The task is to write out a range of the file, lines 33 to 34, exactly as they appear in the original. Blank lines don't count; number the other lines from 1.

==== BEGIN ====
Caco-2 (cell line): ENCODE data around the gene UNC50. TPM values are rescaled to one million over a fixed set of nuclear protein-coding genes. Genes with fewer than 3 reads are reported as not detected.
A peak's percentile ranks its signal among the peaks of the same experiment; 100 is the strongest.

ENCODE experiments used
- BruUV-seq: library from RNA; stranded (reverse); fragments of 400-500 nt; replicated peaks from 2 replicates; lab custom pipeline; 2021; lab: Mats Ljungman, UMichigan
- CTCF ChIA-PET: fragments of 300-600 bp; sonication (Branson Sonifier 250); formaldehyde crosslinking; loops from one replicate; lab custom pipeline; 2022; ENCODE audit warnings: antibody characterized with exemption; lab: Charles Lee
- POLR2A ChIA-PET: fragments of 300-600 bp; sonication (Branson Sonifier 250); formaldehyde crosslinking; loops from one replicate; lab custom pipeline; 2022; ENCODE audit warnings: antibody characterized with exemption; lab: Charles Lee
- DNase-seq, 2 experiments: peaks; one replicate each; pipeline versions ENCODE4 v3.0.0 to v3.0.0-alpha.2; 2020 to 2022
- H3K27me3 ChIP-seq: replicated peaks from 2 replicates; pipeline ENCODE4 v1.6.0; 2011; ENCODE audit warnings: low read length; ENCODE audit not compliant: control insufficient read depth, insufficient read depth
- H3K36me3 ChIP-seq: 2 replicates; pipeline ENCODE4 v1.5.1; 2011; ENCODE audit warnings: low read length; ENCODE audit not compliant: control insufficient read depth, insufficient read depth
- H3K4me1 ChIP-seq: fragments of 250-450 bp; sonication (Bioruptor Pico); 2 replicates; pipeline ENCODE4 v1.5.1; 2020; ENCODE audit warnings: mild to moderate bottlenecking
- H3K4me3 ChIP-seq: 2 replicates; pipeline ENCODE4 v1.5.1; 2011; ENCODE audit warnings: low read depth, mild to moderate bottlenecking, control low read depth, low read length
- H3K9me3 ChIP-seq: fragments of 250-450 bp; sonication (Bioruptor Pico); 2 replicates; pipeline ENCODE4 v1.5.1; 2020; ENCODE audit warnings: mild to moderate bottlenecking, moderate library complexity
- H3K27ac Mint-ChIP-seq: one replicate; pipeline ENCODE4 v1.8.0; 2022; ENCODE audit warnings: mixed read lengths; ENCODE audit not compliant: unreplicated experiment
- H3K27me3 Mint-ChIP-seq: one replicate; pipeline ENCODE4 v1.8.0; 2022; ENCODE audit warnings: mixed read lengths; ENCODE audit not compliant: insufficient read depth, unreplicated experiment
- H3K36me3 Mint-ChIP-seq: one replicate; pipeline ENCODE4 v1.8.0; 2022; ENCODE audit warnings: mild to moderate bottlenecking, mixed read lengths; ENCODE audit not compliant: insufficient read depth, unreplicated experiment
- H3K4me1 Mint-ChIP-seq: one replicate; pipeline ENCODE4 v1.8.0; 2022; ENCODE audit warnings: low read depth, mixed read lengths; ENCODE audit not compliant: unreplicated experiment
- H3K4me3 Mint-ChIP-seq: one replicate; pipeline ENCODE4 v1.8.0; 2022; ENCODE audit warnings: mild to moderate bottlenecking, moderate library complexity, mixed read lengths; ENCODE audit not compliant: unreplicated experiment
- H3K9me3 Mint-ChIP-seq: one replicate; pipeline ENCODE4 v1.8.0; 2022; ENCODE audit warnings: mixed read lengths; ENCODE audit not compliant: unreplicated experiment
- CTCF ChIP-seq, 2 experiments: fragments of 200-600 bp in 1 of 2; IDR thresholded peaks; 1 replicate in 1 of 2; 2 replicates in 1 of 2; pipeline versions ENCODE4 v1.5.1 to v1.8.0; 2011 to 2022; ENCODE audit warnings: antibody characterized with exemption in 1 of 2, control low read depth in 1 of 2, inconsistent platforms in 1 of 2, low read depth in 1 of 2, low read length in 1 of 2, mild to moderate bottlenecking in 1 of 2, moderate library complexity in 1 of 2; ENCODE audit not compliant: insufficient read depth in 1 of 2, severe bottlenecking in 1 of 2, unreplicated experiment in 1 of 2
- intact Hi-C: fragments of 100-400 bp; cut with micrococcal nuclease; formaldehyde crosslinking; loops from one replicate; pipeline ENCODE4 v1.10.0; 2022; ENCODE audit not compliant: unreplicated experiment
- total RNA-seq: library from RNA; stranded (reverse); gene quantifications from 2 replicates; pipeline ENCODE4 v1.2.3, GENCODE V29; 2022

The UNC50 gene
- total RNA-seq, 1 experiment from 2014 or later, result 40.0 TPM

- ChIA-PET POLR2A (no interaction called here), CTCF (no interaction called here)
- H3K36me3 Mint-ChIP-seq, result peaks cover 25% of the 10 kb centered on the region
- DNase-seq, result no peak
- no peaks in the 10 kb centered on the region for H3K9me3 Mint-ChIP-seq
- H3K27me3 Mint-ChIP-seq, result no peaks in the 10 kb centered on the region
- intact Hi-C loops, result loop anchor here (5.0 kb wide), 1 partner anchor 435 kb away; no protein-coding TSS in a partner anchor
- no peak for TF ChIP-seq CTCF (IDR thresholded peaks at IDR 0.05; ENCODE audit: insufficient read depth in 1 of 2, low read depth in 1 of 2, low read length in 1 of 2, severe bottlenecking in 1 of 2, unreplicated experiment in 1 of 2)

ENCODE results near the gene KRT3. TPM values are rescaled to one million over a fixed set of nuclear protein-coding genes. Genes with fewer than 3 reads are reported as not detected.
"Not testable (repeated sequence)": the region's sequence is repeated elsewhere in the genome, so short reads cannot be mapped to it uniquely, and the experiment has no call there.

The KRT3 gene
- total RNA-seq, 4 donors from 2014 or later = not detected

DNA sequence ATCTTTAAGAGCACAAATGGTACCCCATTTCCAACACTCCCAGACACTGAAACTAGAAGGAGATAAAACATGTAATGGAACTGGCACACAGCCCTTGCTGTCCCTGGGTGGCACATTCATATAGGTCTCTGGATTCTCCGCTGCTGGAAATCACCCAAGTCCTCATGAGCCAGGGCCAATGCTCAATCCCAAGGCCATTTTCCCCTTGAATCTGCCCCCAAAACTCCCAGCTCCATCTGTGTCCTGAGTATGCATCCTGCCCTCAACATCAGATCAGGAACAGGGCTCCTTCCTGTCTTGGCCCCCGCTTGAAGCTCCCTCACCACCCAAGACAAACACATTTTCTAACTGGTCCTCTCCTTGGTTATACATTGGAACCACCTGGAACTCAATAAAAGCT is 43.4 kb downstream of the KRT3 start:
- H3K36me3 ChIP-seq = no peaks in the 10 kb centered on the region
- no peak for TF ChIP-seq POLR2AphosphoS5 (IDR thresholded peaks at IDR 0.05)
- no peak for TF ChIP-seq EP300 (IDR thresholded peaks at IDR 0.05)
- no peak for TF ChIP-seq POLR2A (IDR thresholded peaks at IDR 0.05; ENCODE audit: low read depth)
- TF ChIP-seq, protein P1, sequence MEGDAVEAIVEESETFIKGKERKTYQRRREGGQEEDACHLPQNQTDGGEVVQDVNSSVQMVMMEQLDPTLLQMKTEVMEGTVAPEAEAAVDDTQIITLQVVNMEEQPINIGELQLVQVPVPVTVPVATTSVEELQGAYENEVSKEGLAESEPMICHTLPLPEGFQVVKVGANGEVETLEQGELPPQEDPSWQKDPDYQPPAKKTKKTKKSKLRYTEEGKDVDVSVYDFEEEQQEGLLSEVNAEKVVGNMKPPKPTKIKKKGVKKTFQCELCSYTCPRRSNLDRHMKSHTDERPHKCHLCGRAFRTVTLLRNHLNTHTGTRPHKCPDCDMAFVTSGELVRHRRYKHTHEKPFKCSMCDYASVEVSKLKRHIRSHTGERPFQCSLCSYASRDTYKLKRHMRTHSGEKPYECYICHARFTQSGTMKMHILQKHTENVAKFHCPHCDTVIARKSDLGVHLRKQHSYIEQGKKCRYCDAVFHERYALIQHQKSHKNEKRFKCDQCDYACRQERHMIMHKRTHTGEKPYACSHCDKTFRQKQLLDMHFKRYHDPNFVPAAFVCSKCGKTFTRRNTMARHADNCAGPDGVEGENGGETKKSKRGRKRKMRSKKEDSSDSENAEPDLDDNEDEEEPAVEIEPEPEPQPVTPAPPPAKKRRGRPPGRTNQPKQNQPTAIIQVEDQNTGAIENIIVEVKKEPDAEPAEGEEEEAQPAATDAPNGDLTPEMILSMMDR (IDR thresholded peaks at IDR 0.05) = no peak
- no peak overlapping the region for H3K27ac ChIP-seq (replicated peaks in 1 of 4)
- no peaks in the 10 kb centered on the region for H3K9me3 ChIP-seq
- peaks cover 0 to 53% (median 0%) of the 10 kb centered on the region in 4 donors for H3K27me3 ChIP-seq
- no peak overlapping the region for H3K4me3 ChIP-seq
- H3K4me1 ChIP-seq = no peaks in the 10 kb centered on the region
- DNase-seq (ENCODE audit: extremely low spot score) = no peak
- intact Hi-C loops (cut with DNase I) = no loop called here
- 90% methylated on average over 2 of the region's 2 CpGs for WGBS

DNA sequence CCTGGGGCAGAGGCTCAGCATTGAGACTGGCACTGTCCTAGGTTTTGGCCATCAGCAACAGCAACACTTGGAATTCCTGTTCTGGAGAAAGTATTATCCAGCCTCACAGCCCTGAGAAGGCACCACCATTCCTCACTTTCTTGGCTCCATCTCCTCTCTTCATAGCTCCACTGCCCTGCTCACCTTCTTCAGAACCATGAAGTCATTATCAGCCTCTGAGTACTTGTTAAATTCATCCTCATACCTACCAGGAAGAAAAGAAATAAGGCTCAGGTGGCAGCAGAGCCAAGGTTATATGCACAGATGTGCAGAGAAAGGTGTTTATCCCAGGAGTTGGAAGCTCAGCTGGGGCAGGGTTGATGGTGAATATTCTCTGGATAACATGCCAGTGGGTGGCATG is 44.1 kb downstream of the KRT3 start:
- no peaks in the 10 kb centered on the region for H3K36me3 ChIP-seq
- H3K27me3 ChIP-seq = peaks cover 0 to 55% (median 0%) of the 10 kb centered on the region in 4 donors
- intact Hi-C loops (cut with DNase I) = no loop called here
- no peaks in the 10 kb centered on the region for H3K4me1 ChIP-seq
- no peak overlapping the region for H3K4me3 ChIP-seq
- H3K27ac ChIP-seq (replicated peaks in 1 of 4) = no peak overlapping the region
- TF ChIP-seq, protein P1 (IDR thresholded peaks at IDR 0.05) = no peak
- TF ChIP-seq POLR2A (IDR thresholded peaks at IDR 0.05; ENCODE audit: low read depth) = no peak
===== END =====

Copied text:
The KRT3 gene
- total RNA-seq, 4 donors from 2014 or later = not detected